Eason says he has long had a passion for service and feels like the timing is right for him and his family now. The 60-year-old Republican businessman owns and operates Eason Advertising in the Oil Center.
Ad exec-turned-Realtor Nancy Marcotte is joining the race for mayor-president of Lafayette.
The gist: A district court judge dismissed a legal challenge that threw into question last year's vote to create separate city and parish councils, characterizing discrepancies in the voting precincts for the new form of government as "clerical errors." In his Wednesday ruling, Judge John Trahan held that the City-Parish Council acted within its authority when it passed an ordinance correcting those discrepancies. Plaintiff Keith Kishbaugh, joined by the secretary of state, argued the corrections could only be made by an amendment approved by popular vote.
A high-altitude explainer on the legal jeopardy facing the charter amendments.
The gist: On Monday, a district judge declined to throw out a suit filed to overturn a council ordinance passed to fix the charter amendment errors that have jeopardized last year’s historic vote to create separate city and parish councils. The matter will be heard at trial on May 8.
Get caught up, quickly: Last year, voters said yes to creating separate city and parish councils. The proposition included some typos in the text describing the new city council districts that, left in error, would leave some voters without representation. The discrepancies, discovered in December, have reignited political division over the council split, the most significant change to local government since Lafayette consolidated in the 1990s. A group opposed to the charter amendments filed suit after the City-Parish Council voted to correct the errors by ordinance. The secretary of state, represented by the attorney general, has joined the suit, which was filed by Lafayette businessman Keith Kishbaugh; both state officials argue only an amendment — essentially another vote — can correct the errors.
City-parish attorneys argued the suit is an election challenge “in disguise.” Because striking the corrective ordinance would leave a new election the only remaining remedy, the attorneys claim, the aim of the suit is clearly to overturn the Dec. 8 election result — that is, it is effectively an election challenge. State law allows only 30 days to challenge an election, and that window has long expired. District Judge John Trahan disagreed, dismissing the motion and moving to proceed with a bench trial as scheduled. In interviews, both Attorney General Jeff Landry and Kishbaugh attorney Lane Roy have said they believe the charter amendment election needs to be re-voted.
Kishbaugh et al. view this as a constitutional issue, namely that the council violated the Home Rule Charter and the state constitution in passing a reapportionment ordinance to fix legal description errors. The effect, the plaintiffs contend, is to trample over powers the charter vested in the public — namely amending the charter itself — regardless of what state attorneys concede are good intentions.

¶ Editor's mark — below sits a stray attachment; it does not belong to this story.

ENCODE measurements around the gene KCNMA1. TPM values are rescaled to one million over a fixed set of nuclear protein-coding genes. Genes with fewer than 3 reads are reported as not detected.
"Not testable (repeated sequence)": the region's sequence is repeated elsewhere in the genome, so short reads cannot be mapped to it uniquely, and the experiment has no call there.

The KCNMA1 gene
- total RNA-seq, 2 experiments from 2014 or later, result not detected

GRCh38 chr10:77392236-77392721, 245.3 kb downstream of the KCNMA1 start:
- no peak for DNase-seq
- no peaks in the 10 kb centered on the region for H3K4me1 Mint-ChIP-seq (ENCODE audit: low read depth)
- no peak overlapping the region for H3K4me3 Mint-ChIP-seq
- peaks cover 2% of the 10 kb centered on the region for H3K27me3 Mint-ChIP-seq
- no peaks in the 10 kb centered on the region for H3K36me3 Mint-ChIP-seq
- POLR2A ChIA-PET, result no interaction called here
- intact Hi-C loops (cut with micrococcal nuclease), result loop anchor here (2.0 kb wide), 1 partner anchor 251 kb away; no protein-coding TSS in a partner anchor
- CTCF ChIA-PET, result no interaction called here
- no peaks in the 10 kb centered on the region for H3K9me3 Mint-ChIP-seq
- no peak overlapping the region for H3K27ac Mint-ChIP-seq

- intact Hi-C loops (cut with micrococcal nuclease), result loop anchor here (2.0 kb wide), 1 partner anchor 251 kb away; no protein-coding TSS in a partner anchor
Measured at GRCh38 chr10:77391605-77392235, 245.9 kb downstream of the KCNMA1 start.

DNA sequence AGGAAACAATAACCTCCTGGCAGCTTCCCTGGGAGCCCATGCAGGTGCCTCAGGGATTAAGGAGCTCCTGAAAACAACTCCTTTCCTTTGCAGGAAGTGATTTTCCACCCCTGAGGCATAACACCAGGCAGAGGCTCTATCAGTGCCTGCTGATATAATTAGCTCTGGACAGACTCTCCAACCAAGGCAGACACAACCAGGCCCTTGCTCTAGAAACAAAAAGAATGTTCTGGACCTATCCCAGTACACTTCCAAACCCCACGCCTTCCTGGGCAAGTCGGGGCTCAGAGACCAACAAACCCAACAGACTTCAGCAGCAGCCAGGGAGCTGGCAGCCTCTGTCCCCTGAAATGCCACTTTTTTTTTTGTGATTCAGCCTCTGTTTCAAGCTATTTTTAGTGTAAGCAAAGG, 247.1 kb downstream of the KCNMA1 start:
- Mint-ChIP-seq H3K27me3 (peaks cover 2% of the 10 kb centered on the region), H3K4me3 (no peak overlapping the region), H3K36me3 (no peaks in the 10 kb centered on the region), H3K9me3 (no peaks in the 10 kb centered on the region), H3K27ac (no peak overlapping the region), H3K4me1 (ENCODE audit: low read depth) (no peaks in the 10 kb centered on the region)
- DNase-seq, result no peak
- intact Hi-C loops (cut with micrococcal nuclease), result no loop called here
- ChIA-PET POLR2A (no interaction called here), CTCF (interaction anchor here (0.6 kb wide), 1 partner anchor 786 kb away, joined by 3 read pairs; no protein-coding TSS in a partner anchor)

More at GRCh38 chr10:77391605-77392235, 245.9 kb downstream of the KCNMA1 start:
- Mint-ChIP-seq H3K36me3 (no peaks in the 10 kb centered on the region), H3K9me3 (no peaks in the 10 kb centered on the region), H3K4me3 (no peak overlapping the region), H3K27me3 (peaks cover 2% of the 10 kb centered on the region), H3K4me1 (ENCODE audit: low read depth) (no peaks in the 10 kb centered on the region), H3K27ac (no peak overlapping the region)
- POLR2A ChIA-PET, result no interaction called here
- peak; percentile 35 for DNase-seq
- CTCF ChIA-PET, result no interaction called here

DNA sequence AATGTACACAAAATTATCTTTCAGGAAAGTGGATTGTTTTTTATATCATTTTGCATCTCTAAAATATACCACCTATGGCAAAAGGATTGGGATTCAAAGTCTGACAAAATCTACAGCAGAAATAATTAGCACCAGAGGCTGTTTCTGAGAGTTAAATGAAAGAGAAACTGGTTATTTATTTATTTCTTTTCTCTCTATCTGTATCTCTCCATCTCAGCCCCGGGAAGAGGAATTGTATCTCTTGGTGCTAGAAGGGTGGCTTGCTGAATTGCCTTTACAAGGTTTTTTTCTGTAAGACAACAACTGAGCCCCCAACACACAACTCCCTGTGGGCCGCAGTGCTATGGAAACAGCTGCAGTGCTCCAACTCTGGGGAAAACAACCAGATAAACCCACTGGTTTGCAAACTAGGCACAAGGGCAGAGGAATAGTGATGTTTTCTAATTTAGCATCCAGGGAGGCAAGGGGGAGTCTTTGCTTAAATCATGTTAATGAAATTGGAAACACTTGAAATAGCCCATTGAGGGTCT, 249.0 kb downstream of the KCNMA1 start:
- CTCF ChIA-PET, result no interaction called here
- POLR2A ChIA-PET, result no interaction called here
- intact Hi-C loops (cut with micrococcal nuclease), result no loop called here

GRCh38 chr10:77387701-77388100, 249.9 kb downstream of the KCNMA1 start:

The heart of the issue: What is reapportionment? The council decided to fix the charter errors by “reapportionment” — redrawing district lines — a power the charter affords it explicitly. Adjusting voting boundaries by ordinance is a common approach statewide, and LCG has followed that practice since consolidation took effect in 1996. What’s unusual here is that the “reapportionment” in question did not respond to changes in population or a census, the more common causes for redrawing lines. That’s the gray area the court will likely have to sift through — whether the ordinance is an appropriate and legal form of reapportionment.
“The odd thing about it is the public didn’t vote on the precincts the first time [in December],” quipped Assistant City-Parish Attorney Mike Hebert. A key part of the pro-charter-amendment argument is the errors do not undermine what voters intended — to create a new form of government.
The legal headaches were avoidable. Not just the typos. The root of the dispute is the inclusion of the precincts in the amended charter itself. The original home rule charter enshrines the legal descriptions, so city-parish attorneys followed that custom, including the new precinct legal descriptions in the amended charter too. That was not required by law, and set the stage for the unfolding turmoil that may yet vacate the result of last year’s decision to split the council. “They created the box they’re trapped in,” Assistant Attorney General Emily Andrews argued in court.
What to watch for: May 8. Judge Trahan’s view on some very wonky matters of law could alter the structure of local government going forward. Meanwhile, candidates continue to announce bids for separate councils. Councilman Nanette Cook, a consolidated incumbent, is set to kick off a bid for city council this week. Others have already jumped in the races for separate city and parish councils. There’s a scenario in which the current council roster remains in place beyond 2019, should the court side with Kishbaugh and the state.
The gist: And now there are two. Former LCG Planning Director Carlee Alm-LaBar has at least one challenger, attorney and former congressional candidate Josh Guillory.
“I am running for mayor-president of Lafayette,” Guillory said on KPEL Wednesday morning (though as of late Wednesday afternoon he’d not yet changed his “I’m considering running” Facebook post from Monday to “I’m running”). Guillory has been contemplating a run since at least early December, when I first contacted him, but sources say he also was eyeing a couple of judicial races in recent weeks. Attempts to reach Guillory this week were unsuccessful.